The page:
• Background/Aims: This study was designed to examine the role of selectins and CD18 in leukocyte recruitment in hepatic injury induced by tumor necrosis factor-alpha (TNF-alpha) and galactosamine (Gal) in vivo.Methods: Intravital fluorescence microscopy of the hepatic microcirculation was used to quantify leukocyte-endothelium interactions provoked by 24 h of systemic TNF-alpha/Gal challenge in rats. Hepatic injury was evaluated with liver enzymes.Results: When administered after 24 h of TNF-alpha/Gal challenge, fucoidan, a selectin-function inhibitor, reduced leukocyte rolling by 69%, whereas firm adhesion was unaltered. In contrast, passive immunization against CD18 decreased leukocyte adhesion by 60%, whereas rolling remained unchanged. Notably, when administered prior to TNF-alpha/Gal, fucoidan attenuated both leukocyte rolling and adhesion, by 57 and 69%, respectively. Pretreatment with an anti-CD18 antibody decreased TNF-alpha/Gal-induced rolling and firm adhesion by 25 and 90%, respectively. Moreover, pretreatment with fucoidan and the anti-CD18 antibody both protected against TNF-alpha/Gal-induced increases in liver enzymes. For example, the pretreatments reduced alanine aminotransferase by 59 and 87%, respectively.Conclusions: Our data suggest that TNF-alpha/Gal-induced leukocyte rolling is selectin-mediated and a precondition for CD18-dependent firm adhesion in hepatic venules. Thus, reducing leukocyte recruitment by inhibition of selectins or CD18 may be useful to control TNF-alpha-induced liver injury.
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8.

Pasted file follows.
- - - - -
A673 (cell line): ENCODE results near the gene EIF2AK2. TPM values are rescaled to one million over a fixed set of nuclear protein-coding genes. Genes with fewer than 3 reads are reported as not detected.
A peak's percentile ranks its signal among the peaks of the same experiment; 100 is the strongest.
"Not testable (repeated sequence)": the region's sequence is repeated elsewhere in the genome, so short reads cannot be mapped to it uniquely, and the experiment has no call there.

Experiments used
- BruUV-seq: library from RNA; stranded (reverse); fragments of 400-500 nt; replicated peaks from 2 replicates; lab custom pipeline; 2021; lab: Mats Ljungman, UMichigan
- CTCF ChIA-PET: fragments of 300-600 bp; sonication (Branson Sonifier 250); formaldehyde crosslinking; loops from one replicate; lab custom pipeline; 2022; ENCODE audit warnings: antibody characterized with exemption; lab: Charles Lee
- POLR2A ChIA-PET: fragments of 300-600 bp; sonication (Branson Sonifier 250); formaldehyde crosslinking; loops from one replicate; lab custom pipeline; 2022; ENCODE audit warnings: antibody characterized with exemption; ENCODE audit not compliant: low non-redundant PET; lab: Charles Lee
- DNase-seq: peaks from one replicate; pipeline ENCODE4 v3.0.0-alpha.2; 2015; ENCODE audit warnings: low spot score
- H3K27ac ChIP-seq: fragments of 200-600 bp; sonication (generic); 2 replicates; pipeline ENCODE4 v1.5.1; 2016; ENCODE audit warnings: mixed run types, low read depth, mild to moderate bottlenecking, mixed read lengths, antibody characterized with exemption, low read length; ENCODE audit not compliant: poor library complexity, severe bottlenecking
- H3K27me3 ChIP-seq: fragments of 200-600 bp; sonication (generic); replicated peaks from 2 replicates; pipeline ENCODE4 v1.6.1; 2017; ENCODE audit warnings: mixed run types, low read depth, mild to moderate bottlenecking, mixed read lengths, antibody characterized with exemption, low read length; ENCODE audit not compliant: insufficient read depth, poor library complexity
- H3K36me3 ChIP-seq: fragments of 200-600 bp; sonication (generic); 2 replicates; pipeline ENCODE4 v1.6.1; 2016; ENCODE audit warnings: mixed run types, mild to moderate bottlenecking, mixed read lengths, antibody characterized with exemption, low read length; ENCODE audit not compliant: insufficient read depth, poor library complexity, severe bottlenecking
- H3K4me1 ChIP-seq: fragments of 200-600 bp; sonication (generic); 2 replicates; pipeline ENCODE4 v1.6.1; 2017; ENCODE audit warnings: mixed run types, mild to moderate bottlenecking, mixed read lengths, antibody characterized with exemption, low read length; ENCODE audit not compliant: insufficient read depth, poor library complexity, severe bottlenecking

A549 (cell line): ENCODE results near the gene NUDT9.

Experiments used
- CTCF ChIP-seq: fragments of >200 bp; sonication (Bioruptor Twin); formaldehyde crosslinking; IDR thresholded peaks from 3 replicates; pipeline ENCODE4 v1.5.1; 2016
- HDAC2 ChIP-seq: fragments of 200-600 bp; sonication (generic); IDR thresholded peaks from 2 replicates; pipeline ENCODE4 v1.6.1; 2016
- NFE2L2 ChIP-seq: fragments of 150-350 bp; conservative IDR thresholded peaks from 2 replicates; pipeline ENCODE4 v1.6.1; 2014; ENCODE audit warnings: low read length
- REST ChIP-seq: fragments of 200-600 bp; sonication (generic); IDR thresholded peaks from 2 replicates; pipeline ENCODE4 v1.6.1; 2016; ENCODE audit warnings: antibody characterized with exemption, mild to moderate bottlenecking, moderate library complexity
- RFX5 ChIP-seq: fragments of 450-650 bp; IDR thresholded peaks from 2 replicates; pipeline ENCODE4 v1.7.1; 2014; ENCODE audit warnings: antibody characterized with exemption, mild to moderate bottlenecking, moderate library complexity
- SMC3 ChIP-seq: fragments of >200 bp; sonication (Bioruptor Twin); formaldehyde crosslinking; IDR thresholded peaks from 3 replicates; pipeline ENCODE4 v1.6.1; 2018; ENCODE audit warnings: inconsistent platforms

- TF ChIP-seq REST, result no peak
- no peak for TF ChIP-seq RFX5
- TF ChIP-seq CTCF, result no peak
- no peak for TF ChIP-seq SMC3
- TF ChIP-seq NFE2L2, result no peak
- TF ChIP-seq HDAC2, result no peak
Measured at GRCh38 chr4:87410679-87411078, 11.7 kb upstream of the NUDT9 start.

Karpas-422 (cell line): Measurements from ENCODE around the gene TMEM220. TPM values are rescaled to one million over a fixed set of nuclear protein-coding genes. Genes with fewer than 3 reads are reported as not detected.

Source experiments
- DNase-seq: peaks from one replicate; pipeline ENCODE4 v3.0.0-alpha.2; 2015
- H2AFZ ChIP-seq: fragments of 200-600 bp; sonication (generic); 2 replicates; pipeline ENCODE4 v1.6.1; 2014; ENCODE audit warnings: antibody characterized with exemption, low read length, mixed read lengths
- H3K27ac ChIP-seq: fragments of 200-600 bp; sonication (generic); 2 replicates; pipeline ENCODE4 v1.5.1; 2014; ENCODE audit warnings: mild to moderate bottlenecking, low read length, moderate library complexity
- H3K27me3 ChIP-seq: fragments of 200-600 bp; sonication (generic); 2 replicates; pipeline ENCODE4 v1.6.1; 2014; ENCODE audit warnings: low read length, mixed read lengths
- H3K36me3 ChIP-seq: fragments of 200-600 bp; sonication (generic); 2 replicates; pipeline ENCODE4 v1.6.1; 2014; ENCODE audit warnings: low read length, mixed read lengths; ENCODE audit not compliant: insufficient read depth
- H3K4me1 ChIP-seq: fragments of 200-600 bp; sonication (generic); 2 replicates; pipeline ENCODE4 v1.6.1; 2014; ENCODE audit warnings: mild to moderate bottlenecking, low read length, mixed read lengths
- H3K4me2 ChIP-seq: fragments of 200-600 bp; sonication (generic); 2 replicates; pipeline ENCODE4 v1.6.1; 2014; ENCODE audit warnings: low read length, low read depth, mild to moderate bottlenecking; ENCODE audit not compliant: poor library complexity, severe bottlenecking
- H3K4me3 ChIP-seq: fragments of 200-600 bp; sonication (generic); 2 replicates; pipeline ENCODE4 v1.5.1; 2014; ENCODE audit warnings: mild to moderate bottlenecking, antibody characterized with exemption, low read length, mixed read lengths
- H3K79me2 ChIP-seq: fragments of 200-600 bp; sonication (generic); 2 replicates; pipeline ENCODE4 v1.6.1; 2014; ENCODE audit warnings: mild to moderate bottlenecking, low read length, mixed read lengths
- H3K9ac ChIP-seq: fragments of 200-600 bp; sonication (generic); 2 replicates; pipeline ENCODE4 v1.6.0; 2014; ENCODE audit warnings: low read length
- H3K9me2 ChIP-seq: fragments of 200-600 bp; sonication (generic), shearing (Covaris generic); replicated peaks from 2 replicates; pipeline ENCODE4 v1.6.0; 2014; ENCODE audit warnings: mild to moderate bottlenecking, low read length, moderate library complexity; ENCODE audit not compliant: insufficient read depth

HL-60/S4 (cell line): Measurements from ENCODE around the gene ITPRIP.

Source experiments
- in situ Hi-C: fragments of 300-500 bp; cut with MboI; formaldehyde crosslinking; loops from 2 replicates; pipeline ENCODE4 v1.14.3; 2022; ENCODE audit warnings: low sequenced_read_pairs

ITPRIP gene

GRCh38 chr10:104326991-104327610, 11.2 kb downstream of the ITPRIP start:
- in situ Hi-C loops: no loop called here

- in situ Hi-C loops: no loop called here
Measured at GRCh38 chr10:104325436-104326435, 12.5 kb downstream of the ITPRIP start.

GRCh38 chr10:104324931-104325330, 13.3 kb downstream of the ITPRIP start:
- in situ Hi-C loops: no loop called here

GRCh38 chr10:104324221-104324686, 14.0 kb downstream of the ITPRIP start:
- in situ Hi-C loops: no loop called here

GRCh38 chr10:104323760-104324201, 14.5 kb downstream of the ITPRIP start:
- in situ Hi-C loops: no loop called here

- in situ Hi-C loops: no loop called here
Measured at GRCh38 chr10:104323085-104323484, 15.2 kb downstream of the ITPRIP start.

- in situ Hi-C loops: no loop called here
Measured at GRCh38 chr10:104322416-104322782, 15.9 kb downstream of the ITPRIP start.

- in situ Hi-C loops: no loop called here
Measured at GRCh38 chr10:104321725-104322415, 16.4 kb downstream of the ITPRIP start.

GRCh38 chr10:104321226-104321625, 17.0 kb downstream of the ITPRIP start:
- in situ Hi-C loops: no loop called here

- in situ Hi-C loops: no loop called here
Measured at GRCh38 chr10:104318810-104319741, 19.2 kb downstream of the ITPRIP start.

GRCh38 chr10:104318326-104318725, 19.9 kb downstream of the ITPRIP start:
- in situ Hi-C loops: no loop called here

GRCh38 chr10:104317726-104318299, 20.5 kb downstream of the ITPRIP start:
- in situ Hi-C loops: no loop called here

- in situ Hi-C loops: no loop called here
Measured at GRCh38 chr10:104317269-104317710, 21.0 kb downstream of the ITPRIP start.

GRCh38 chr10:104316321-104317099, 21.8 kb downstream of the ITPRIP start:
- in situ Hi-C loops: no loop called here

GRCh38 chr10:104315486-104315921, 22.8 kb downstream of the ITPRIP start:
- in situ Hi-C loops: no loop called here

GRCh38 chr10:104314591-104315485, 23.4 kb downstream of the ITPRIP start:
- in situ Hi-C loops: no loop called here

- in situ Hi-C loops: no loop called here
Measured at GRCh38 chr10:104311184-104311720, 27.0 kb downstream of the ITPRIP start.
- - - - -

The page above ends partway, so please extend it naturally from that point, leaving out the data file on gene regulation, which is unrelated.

• Klintman, Daniel, et al. (författare)
  • Protective effect of Linomide on TNF-alpha-induced hepatic injury.
  • 2002
  • Ingår i: Journal of Hepatology. - : Elsevier. - 0168-8278. ; 36:2, s. 226-232
  • Tidskriftsartikel (refereegranskat)abstract
    • Background/Aims: Linomide is an immunomodulator that ameliorates several autoimmune and inflammatory diseases. We assessed the effect of Linomide on microvascular perfusion failure, leukocyte recruitment and hepatocellular injury induced by tumor necrosis factor alpha (TNF-alpha) and D-Galactosamine (Gal).Methods: After 3 days of Linomide pretreatment (1, 10 and 100mg/kg/day), rats were challenged with TNF-alpha/Gal for 24h. Microvascular perfusion, leukocyte--endothelium interactions in hepatic postsinusoidal venules and leukocyte sequestration in sinusoids were evaluated using intravital microscopy. Liver enzymes were measured spectrophotometrically.Results: Challenge with TNF-alpha/Gal significantly reduced sinusoidal perfusion, and increased leukocyte rolling, adhesion and liver enzymes. Interestingly, pretreatment with Linomide (10 and 100mg/kg/day) significantly reduced TNF-alpha/Gal-induced leukocyte rolling by 65 and 63%, and leukocyte adhesion by 87 and 84%, respectively. Moreover, Linomide (10 and 100mg/kg/day) decreased sinusoidal sequestration of leukocytes by 71 and 51%, and markedly improved sinusoidal perfusion. Moreover, Linomide reduced aspartate aminotransferase by 87--97%, and alanine aminotransferase by 79--96%. However, Linomide had no protective effect when administered concomitantly with TNF-alpha/Gal.Conclusions: These data demonstrate a dose-dependent inhibitory effect of Linomide on perfusion failure, leukocyte recruitment and hepatocellular injury provoked by TNF-alpha. Indeed, these findings suggest that Linomide may be an effective substance for protection of the liver in sepsis.